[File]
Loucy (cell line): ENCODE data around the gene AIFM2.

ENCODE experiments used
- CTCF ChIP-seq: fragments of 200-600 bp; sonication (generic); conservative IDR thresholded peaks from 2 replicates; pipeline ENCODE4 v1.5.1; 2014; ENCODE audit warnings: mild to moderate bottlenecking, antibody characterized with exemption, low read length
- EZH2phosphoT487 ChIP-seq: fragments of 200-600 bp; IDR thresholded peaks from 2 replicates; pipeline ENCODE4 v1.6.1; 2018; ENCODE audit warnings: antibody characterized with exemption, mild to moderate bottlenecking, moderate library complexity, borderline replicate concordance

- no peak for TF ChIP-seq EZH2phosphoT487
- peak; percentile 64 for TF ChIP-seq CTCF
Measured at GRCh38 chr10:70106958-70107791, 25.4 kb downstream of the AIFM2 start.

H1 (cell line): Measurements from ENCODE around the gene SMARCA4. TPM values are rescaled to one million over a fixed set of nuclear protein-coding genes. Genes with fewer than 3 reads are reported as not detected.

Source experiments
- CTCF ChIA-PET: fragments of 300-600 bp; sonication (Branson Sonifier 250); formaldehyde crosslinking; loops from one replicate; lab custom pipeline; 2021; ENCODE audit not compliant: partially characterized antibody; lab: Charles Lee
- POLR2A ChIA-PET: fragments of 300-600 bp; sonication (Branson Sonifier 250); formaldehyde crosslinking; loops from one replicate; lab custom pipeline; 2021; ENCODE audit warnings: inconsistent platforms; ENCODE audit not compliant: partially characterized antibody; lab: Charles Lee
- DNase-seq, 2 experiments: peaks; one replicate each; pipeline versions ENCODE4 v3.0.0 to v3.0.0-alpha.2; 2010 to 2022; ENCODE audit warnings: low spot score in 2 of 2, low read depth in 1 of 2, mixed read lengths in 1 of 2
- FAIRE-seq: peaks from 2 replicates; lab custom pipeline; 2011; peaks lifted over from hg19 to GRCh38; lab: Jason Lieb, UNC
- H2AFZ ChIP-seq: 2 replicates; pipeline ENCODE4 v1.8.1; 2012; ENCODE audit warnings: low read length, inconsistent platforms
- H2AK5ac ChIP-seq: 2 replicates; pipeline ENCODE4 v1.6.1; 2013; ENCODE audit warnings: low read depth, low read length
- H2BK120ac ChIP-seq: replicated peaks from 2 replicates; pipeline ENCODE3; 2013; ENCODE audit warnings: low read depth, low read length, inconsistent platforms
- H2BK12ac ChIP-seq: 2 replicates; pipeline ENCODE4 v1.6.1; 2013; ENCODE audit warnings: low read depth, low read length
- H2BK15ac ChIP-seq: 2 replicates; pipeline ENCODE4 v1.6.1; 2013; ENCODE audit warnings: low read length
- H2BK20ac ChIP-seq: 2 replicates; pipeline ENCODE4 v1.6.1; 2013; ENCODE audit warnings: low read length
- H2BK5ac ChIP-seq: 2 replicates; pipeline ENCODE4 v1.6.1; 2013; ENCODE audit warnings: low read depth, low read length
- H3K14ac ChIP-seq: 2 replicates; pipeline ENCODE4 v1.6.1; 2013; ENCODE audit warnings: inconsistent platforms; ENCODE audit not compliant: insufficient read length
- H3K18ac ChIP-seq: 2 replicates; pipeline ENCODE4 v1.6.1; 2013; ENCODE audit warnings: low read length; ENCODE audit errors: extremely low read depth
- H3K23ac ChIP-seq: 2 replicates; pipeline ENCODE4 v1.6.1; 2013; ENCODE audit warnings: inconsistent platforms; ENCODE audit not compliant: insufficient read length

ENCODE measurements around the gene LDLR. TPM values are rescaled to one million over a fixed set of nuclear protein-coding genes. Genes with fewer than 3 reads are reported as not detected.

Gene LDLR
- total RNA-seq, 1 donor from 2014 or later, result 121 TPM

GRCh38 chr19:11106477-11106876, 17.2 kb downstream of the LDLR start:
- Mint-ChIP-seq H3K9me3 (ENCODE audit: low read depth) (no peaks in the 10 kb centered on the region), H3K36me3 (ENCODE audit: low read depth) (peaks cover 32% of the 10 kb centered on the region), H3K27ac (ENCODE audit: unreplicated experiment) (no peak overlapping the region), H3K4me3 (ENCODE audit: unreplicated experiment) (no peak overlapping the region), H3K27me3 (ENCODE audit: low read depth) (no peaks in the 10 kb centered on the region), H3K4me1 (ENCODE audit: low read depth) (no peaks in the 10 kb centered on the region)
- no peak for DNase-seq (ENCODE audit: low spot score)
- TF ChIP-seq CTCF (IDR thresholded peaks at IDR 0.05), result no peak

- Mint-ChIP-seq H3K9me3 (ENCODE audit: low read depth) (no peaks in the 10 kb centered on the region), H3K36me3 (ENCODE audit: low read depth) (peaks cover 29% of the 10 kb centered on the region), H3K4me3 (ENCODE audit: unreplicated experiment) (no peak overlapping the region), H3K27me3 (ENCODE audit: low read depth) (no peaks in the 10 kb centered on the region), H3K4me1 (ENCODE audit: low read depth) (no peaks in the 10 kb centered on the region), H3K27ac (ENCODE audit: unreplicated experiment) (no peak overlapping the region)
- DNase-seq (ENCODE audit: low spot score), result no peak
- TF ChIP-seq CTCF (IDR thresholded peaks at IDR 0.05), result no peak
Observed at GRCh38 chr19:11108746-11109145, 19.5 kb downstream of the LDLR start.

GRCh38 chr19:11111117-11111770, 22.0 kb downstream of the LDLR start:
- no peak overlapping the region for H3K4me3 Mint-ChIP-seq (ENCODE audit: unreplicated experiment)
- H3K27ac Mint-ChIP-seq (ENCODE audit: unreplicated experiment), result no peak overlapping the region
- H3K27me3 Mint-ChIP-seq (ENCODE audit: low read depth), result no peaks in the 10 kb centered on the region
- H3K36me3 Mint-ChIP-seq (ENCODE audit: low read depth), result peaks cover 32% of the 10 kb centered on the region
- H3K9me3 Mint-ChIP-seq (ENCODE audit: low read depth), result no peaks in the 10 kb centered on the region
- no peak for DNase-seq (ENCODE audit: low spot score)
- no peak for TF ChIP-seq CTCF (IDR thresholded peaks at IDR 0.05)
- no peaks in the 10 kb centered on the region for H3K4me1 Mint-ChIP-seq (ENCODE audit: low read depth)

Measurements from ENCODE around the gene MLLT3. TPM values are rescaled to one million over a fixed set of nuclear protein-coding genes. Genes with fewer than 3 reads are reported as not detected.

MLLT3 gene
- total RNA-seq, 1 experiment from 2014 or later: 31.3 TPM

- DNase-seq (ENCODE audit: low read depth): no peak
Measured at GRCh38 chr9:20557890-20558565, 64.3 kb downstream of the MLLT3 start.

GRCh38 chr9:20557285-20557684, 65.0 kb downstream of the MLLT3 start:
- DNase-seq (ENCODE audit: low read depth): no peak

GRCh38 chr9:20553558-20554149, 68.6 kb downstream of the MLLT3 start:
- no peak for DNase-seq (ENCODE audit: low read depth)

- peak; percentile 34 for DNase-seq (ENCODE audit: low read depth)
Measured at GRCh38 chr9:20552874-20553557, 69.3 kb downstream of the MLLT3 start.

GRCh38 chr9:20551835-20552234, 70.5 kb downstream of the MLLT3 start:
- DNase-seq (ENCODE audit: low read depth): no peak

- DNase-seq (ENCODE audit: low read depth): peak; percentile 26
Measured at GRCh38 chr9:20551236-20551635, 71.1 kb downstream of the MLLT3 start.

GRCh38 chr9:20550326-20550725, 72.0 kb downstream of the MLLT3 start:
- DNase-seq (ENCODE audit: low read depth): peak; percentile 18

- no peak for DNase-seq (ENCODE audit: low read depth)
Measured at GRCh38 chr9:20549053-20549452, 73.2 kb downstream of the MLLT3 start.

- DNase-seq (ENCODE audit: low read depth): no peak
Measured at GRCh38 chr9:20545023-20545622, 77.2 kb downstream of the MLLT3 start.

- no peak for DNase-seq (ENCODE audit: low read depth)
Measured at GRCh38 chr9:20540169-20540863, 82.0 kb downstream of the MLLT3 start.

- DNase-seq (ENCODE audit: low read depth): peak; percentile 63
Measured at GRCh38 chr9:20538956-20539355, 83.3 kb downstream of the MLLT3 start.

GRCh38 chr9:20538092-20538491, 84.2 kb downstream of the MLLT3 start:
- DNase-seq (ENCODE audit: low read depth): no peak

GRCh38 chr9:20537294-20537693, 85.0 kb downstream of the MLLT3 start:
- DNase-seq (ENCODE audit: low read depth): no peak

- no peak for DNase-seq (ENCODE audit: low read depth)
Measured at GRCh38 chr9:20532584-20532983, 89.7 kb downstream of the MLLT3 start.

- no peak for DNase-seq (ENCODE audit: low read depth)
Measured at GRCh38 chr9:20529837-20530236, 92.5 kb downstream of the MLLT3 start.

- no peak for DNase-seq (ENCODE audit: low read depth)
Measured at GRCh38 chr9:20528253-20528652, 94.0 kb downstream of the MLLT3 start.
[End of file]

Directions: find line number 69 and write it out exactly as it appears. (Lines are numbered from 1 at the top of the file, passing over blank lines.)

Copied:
GRCh38 chr9:20538092-20538491, 84.2 kb downstream of the MLLT3 start: